The line between stage and screen has been blurred, almost since the very beginning of the film medium. Theater adaptations flood the annals of film history, ranging from the insufferably flat to the truly transcendent. They’re also, sometimes, fodder for some of film’s most important “firsts.”
For example, A Raisin In The Sun. Newly entered into the ranks of The Criterion Collection, Raisin came onto theater screens already with history behind its name, as writer Lorraine Hansberry saw her now iconic play become the first written by a black woman to hit the Broadway stage. And, while cinema throughout its history had dealt with the black experience in various ways, the play’s leap to the big screen marked an equally important evolutionary moment in the portrayal of minority groups, particularly due to its almost entirely African American cast.
Starring Sidney Poitier and Ruby Dee, the film tells the story of one African American family, and their experience of living in a tight apartment in Chicago. The Youngers are a driven group, working day to day in the hopes of one day being able to truly make it in this world, and with an insurance payout on the horizon, things are appearing to look up for the collective. However, when dreamer Walter Lee Younger begins to quarrel with his partner Ruth and his mother Lena over how to truly use the said money, the film begins to develop into both a potent familial drama as well as an unflinching look at what the American Dream truly is, particularly for people of color.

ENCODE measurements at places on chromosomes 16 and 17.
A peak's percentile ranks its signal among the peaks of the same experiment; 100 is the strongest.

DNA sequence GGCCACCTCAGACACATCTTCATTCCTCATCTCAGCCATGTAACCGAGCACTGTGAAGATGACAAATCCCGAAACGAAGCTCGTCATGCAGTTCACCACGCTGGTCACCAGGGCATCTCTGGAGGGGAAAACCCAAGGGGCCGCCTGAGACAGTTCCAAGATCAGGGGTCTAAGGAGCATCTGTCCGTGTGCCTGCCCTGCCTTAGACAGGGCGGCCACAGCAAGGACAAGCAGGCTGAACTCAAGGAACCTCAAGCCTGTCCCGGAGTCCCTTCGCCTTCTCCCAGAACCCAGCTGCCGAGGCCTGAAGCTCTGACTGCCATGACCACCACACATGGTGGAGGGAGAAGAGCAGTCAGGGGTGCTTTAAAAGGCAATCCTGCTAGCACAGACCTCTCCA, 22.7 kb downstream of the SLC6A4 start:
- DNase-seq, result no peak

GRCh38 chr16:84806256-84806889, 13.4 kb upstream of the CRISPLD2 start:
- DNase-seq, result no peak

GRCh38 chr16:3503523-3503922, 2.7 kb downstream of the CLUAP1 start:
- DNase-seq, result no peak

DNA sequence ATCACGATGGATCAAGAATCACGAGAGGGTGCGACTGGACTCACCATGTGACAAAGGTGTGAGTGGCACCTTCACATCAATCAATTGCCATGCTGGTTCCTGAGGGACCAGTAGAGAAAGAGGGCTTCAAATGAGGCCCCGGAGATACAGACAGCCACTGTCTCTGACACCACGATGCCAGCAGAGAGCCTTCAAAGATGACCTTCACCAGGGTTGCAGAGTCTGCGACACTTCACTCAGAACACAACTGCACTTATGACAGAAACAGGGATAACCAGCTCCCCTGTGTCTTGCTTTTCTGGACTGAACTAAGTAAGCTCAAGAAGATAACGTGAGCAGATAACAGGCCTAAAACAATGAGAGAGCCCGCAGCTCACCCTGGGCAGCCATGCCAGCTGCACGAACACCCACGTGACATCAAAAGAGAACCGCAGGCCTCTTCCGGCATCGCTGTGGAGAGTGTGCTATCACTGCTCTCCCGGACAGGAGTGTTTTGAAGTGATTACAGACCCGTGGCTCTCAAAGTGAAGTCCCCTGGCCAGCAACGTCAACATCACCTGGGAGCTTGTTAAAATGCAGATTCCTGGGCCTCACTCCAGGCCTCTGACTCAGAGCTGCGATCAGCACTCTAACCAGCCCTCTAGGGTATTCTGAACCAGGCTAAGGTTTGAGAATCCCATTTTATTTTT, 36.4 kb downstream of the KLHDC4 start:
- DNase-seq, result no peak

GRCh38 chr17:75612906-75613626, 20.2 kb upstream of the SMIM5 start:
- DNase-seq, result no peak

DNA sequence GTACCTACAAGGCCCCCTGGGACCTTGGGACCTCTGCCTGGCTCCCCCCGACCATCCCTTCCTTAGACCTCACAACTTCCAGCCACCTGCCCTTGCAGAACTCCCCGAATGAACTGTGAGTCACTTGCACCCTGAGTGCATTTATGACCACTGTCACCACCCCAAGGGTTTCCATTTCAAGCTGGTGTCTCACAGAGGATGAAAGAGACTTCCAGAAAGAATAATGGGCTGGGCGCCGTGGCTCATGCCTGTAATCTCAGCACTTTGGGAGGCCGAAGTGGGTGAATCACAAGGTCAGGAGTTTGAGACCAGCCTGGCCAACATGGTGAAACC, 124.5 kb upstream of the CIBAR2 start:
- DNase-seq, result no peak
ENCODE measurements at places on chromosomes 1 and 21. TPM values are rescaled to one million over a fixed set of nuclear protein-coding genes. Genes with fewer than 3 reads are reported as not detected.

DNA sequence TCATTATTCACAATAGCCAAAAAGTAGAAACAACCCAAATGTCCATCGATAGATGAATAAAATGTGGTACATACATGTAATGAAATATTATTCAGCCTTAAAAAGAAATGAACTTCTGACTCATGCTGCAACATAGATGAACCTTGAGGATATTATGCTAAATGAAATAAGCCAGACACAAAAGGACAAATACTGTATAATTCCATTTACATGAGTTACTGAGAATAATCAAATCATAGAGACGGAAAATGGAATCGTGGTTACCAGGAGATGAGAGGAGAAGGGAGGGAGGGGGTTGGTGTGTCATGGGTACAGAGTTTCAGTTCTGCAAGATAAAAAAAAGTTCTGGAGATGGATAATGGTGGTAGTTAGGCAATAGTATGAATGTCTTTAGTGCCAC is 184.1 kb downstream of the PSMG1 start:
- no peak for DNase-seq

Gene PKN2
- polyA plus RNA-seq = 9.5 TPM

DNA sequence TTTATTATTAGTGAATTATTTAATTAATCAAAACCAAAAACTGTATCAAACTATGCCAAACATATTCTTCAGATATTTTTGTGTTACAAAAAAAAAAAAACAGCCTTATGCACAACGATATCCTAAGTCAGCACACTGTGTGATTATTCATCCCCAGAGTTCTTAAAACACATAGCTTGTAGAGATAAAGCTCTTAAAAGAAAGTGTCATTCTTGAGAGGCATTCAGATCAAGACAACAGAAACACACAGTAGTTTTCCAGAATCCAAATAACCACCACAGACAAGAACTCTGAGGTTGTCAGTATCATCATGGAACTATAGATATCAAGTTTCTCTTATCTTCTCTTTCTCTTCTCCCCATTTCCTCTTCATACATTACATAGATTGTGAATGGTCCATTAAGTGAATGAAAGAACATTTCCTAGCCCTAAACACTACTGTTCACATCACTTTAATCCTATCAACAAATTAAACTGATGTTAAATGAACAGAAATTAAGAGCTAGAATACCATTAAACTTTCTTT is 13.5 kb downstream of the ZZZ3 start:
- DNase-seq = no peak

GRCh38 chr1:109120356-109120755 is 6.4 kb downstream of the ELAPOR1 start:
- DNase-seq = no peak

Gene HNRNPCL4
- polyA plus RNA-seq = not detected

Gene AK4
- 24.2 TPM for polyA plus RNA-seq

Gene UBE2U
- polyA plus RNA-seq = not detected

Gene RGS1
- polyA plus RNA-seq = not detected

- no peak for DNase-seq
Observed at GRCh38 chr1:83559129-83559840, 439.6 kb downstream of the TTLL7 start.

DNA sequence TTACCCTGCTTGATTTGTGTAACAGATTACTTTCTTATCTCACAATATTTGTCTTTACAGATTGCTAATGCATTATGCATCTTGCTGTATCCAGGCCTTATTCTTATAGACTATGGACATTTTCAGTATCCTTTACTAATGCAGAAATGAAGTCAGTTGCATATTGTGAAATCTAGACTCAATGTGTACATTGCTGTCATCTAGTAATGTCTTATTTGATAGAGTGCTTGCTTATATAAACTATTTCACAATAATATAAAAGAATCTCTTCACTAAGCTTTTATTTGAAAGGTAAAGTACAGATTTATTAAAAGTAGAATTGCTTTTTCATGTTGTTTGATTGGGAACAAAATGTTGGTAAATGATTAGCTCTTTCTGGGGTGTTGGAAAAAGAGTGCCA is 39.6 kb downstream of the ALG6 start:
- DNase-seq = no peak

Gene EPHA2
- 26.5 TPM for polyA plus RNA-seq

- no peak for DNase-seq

At its core, the film is a generational drama, finding the main dramatic weight within the back and forth between the bright-eyed youth of Walter and the more pensive nature of Lena. However, where the film is at its most timeless is in its discussion of housing inequality. Still to this day one of the great shames of this nation, housing inequality and discrimination is one area of modern America where racism still, well over half a century post-Raisin, rears its ugly head. Through John Fielder’s Mark Lindner, we see a viciously racist man who is so sure in his discrimination and so assured that its the right side of history to be on, that his soft-spoken request for the Younger family to back out of buying a house in an all-white neighborhood feels almost more disgusting than if it were amped up into the campier arenas that this type of racism is seen. More of the film is devoted to the interplay between genders and generations, but it is this racial differentiation that turns what’s otherwise a relatively flat and overly theatrical film into something truly special.